Roger Federer moved closer to adding one of the few trophies still missing from his cabinet by putting Switzerland into the Davis Cup semifinals on Sunday, while Italy and France also swept their reverse singles matches to complete come-from-behind victories.
Federer won the decisive singles match to give Switzerland a 3-2 win over Kazakhstan and a spot in the semifinals for the first time in 11 years. Federer cruised to a 7-6 (0), 6-2, 6-3 victory over 64th-ranked Andrey Golubev, after teammate Stanislas Wawrinka had beaten Mikhail Kukushkin 6-7 (4), 6-4, 6-4, 6-4 to level the series.
"We're very relieved and very happy," said the 32-year-old Federer, who has never won a Davis Cup title. "It was a long weekend with a lot of tennis."
Like Switzerland, Italy and France also trailed 2-1 in their quarterfinals going into the final day but managed to turn things around.
Italy ousted Britain to reach its first semifinal in 16 years after Fabio Fognini pulled off a surprise 6-3, 6-3, 6-4 victory over two-time Grand Slam champion Andy Murray before Andreas Seppi defeated James Ward 6-4, 6-3, 6-4 in the decisive match.
"A great feat, a great success for all Italian tennis," said Italy captain Corrado Barazzutti, whose team will next face Switzerland in September. "It was time we got back to the semifinals. It's credit to everyone, to a team which has a great character. It was a victory of character."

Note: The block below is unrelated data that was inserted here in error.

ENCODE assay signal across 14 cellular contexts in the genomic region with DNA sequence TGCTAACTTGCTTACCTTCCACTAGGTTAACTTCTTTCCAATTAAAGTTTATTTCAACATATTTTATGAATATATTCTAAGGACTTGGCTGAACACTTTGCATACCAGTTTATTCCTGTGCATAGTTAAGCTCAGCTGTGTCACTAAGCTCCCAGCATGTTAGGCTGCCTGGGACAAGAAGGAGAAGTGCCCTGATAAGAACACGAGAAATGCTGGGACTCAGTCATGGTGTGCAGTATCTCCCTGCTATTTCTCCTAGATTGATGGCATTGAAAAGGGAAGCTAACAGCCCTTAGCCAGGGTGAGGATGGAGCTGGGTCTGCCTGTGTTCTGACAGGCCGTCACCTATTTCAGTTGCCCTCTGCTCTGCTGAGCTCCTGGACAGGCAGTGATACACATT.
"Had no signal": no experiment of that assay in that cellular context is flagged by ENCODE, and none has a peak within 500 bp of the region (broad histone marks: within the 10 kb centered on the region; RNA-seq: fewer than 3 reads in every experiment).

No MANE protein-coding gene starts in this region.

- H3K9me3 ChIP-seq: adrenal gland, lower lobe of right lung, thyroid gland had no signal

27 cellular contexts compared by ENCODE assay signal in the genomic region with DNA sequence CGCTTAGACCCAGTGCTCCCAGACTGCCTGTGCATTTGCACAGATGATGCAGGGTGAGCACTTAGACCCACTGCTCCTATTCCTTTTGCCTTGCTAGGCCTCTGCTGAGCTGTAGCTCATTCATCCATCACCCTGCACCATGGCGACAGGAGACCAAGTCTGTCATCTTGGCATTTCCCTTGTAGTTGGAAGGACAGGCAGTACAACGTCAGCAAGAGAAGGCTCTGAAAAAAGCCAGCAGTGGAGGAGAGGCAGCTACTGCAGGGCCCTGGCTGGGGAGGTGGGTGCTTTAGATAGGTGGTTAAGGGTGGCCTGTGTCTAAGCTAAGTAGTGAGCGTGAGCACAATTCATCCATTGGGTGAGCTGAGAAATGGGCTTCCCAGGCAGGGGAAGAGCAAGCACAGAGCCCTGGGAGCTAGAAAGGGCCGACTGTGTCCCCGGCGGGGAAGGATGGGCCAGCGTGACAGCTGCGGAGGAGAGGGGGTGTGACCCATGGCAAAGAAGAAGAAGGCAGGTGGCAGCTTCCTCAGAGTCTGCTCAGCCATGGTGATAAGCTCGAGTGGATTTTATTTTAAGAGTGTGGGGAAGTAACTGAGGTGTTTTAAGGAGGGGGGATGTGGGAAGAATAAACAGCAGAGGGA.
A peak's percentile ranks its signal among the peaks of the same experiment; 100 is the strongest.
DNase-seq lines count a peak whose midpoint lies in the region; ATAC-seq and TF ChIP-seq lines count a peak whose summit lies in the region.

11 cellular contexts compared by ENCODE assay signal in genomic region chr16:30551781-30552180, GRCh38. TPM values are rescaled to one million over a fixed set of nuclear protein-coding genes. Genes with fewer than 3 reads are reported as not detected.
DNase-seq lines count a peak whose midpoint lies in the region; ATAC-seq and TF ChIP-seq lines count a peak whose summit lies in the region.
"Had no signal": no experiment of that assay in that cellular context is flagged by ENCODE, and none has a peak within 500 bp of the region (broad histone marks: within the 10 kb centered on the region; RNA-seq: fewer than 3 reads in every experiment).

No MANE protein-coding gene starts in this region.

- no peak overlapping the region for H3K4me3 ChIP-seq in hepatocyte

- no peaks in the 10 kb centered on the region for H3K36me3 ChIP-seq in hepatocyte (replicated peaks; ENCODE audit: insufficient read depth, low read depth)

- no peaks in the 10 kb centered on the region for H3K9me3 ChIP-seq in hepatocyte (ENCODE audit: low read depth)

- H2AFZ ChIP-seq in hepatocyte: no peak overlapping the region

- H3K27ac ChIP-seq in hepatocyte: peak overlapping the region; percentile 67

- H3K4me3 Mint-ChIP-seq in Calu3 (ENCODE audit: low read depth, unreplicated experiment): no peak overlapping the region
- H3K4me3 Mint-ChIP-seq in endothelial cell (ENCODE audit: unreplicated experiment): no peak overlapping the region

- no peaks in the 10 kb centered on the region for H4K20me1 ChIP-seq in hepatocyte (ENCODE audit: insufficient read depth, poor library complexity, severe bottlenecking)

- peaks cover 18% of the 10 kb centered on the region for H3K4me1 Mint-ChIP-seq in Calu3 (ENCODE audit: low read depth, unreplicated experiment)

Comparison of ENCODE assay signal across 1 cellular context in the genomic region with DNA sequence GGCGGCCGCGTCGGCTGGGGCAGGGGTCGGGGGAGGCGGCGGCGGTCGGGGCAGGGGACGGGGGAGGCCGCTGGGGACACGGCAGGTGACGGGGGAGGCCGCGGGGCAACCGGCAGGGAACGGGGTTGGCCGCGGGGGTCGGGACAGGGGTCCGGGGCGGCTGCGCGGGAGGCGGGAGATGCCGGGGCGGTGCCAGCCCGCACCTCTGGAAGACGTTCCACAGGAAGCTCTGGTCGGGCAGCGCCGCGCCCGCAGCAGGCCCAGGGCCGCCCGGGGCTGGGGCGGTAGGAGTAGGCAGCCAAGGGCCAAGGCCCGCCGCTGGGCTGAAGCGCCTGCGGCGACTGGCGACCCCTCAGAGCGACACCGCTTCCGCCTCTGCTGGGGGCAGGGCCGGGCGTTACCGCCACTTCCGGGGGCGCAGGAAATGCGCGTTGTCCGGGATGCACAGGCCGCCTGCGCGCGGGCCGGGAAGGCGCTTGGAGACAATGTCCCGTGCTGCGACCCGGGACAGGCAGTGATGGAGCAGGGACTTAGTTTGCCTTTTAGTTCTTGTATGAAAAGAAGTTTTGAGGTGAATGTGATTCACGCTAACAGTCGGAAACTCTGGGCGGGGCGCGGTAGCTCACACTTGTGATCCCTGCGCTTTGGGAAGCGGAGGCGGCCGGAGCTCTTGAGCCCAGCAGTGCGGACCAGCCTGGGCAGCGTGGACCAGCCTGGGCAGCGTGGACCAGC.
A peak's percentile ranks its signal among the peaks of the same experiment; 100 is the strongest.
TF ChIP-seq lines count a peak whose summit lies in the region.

Britain was looking to reach the semifinals for the first time since 1981 but Fognini ended Murray's run of 19 consecutive singles victories in the competition.
France had entered its quarterfinal against injury-hit Germany as a big favourite but had to erase a 2-0 deficit from the opening day to advance.
Jo-Wilfried Tsonga cruised past Tobias Kamke 6-3, 6-2, 6-4 to help France even the tie before Gael Monfils secured the winning point by defeating Peter Gojowczyk 6-1, 7-6 (0), 6-2.
"This victory is logical and was expected, but we know nothing is logical in the Davis Cup," France captain Arnaud Clement said. "We saw some courageous Germans who played their best tennis and even played above their usual level."
France improved to 8-2 against Germany and will next face the Czech Republic, which had already secured its victory over Japan on Saturday and completed a 5-0 sweep by winning the reverse singles match as well.
Gojowczyk had surprisingly beaten Tsonga in a five-set marathon on Friday to put Germany on the brink of an upset, but never came close to repeating the feat against Monfils. The German dropped serve three times in the final set as Monfils capitalized on an unforced error from the German to convert his first match point.
"I'm very proud of their reaction after those two losses on Friday that really hurt us," Clement said. "They knew they had no room for error. Playing in such conditions is very tough. But they managed to react like men."